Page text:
D. Court Reporter's Fees for Copies of Transcripts

LGE seeks an order reducing the Clerk's taxation of costs against it by $756.20 for fees of the court reporter for copies of transcripts and mailing fees.

Section 1920(2) allows for the taxation of court reporters' fees "for all or any part of the stenographic transcript necessarily obtained for use in the case." The only normally allowable costs of reporters' transcripts are those "necessarily obtained for an appeal" and statements made by a judge from the bench to be reduced to a formal order prepared by counsel. Civ. Local R. 54-3(b). However, both pre-trial and trial transcripts may be deemed reasonably necessary if a case is unusually complex. Indep. Iron Works, Inc., v. United States Steel Corp., 322 F.2d 656, 677 (9th Cir. 1963), cert. denied 375 U.S. 922 (1963); see also Intermedics, Inc., v. Ventritex, Inc., 1993 WL 525879, *4 (N.D. Cal. 1993) (allowing taxation of costs of transcripts where contentious litigation fell within "that category of unusual suits where, in order to protect itself, a party reasonably could incur the expense of obtaining transcripts of all of the court proceedings"). Compal argues that hearing transcripts in this case fall within this latter, unusual category.

LGE relies on Willis Corroon, 1998 WL 196472 at *5 for the proposition that the hearing transcripts are not recoverable.

Willis Corroon is inapposite because that case was not unusually complex, as this one is. Therefore, the Court denies LGE's request to decrease the taxation of costs for court reporters' transcripts and necessary related fees by $756.20.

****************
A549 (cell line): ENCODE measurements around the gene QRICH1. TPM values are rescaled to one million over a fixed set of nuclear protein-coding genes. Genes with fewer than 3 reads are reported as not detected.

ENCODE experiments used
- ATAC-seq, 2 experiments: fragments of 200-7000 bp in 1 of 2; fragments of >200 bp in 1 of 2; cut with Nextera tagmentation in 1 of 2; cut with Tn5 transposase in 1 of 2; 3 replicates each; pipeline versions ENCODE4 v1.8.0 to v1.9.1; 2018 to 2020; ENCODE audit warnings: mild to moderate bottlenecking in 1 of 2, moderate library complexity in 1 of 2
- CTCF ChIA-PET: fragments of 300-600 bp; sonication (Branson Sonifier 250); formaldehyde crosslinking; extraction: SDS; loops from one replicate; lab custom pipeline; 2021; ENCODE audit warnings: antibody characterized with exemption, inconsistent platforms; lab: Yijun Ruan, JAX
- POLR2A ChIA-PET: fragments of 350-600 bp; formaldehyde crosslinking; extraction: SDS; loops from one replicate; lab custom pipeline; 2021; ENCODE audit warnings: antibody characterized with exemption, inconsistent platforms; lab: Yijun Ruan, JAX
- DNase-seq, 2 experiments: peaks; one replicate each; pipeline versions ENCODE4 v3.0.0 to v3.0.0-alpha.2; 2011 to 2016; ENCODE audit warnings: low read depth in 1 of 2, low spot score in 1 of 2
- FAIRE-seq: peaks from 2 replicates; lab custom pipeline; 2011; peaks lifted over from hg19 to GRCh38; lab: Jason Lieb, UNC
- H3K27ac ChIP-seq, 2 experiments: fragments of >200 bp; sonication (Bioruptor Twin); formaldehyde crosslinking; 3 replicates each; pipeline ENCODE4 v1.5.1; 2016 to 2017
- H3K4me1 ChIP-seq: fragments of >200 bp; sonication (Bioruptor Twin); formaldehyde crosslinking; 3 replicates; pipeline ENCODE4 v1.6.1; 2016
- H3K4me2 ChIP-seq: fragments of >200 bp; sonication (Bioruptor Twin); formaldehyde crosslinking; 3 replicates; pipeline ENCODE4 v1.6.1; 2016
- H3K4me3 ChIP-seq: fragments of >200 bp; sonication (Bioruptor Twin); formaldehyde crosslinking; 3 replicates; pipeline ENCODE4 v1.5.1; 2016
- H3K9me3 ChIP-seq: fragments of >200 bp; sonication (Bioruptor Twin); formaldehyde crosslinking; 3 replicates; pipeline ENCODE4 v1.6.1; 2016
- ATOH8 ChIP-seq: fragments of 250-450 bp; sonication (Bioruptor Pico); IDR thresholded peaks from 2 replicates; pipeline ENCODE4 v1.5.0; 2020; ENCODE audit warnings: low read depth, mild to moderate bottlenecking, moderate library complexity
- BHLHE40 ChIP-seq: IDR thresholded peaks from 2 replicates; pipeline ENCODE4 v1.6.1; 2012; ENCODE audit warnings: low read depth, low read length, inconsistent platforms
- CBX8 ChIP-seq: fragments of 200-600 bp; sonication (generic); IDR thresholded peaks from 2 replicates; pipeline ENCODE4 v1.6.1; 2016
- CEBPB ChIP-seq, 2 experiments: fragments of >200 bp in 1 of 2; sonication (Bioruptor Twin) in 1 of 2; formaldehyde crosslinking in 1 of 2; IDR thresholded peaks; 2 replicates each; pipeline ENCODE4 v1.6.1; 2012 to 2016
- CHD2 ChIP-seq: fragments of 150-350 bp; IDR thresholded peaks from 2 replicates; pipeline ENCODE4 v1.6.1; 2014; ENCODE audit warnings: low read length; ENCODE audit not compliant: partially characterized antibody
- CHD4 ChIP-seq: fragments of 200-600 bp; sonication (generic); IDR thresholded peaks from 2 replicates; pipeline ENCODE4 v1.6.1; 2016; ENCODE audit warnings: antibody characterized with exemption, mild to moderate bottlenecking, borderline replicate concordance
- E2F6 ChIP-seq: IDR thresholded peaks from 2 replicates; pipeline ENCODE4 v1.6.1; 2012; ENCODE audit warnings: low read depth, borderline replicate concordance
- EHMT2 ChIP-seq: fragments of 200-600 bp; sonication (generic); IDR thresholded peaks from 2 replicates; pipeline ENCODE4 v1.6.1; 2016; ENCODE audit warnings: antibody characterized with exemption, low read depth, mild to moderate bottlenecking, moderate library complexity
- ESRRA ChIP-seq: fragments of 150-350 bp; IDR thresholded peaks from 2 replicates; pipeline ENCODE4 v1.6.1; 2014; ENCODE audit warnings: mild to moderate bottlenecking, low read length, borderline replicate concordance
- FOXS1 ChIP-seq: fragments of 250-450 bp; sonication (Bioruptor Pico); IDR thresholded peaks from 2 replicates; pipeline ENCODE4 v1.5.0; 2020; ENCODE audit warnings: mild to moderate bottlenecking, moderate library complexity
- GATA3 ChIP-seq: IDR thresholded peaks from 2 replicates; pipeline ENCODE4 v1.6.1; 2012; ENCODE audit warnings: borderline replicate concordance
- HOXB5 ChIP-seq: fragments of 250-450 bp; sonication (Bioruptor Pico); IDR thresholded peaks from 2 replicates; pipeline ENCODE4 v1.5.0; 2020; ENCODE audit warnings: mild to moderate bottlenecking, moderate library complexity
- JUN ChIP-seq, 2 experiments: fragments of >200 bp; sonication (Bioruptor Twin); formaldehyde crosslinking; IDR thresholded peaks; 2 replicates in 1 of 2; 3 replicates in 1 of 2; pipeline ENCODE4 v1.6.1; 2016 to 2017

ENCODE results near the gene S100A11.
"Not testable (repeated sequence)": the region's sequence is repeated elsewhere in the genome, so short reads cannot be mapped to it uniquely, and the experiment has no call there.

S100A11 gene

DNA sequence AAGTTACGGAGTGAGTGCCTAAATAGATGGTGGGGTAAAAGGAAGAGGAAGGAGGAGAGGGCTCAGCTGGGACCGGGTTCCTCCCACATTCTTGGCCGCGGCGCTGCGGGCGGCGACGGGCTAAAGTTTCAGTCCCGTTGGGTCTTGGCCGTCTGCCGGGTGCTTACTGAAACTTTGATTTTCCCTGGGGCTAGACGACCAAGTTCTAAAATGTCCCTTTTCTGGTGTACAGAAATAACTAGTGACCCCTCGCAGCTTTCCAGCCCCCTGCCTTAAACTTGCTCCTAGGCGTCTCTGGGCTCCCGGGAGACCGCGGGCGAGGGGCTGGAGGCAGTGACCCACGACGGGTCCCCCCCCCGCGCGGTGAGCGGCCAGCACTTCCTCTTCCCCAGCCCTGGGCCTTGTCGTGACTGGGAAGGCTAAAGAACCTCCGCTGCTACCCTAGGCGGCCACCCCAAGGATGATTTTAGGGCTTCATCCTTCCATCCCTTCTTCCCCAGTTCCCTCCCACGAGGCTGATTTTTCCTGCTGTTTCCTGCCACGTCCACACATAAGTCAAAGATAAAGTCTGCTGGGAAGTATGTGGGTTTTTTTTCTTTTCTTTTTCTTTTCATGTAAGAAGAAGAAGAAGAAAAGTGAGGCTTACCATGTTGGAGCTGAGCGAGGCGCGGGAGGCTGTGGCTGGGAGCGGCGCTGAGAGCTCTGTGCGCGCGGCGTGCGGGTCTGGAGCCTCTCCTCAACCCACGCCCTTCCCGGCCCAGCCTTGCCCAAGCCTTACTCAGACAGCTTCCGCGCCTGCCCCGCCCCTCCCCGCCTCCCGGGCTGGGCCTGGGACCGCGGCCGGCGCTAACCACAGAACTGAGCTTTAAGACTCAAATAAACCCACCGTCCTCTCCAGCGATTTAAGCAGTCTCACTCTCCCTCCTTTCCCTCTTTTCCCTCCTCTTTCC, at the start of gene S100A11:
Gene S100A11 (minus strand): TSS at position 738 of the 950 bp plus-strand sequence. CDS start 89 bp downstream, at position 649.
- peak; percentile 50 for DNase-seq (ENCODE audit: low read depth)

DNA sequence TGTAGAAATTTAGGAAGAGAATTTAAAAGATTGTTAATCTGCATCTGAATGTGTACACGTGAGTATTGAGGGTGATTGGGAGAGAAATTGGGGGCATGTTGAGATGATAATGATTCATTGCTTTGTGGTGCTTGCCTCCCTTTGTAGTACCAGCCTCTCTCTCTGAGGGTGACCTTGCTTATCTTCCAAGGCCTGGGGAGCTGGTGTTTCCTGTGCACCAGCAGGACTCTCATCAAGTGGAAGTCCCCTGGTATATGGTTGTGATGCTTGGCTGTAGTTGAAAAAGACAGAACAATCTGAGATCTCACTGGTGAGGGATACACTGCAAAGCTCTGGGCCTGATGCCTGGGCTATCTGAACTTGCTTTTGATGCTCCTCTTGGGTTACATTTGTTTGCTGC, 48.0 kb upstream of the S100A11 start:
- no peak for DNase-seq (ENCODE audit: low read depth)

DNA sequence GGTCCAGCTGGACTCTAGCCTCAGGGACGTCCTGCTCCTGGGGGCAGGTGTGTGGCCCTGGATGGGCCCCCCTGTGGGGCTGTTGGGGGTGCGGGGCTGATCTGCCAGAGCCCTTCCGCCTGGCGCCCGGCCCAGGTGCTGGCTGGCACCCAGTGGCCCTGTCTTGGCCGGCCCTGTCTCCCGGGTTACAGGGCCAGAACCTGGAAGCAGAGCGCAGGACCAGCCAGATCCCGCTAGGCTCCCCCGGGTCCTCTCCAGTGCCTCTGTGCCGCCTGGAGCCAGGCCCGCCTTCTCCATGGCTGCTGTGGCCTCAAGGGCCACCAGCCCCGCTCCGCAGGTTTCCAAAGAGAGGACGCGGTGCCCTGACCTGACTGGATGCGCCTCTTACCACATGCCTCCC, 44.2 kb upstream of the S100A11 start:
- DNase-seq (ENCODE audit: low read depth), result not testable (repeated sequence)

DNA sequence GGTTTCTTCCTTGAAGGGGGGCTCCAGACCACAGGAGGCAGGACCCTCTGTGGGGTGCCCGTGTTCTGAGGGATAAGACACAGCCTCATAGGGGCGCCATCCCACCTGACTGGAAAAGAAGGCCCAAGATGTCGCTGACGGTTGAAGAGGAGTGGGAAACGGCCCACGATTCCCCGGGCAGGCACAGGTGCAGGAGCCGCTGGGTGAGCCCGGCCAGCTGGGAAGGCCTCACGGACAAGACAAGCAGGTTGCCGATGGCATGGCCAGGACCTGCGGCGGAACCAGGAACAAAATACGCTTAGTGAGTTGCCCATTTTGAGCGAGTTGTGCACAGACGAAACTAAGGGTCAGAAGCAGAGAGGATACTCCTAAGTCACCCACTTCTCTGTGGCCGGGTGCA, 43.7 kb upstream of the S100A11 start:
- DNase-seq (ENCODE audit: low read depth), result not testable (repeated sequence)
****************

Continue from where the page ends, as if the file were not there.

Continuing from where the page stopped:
E. Check Interpreters

LGE seeks an order reducing the Clerk's taxation of costs against it by $7,800.00 for the additional costs of paying "check interpreters" hired by Compal's attorneys to assist them in depositions of Compal witnesses, where the parties had already hired an official translator.

Section 1920(6) provides generally for the taxation of "compensation of interpreters." Neither party cites any specific authority regarding the allowability of check interpreters.

However, the transcripts show that the check interpreters were used at times to clarify or to dispute the official translation. E.g., Walker Opp. Decl., Ex. 1, Depositions of William Wu, Andy Lee, Justin Wang, Joseph Ma and Jack Huang. LGE does not dispute Compal's assertion that both sides hired check interpreters. This indicates that the parties believed they were reasonably necessary.

The Court concludes that, in the context of this case, check interpreters fall within the category of interpreters and their costs are allowable under § 1920(6). Therefore, the Court denies LGE's request to decrease the Clerk's taxation of costs for check interpreters.

F. Mediation and Discovery Master Fees

LGE seeks an order reducing the Clerk's taxation of costs against it by $8,258.72 for the discovery master's fees and $1,562.50 for a master's mediation fees.

Local Rule 54-3(f) provides generally, "Fees to masters and receivers are allowable." However, the Ninth Circuit has approved a denial of costs for mediators' fees, noting that "nothing in 28 U.S.C. § 1920 provides for the cost of a mediator." Sea Coast Foods, Inc., v. La-Mar Lobster & Shrimp, Inc., 260 F.3d 1054, 1061 (9th Cir. 2001).

Based on the plain language of Rule 54-3(f), the Court concludes that the costs of the discovery master's fees are allowable. Calabrese v. Square D Co., 1998 WL 808849, *1 (N.D. Ill. 1998), is not persuasive here because it runs counter to this District's local rules and because it involved a court's specific prior intention to adjust responsibility for fees based on a "disparity of resources between the parties." However, in light of the Ninth Circuit's comment regarding the taxability of mediation fees, the Court grants that portion of LGE's motion and reduces the Clerk's taxation of costs by $1,562.50.

G. Scanning Trial Exhibits and Creating DVDs and CDs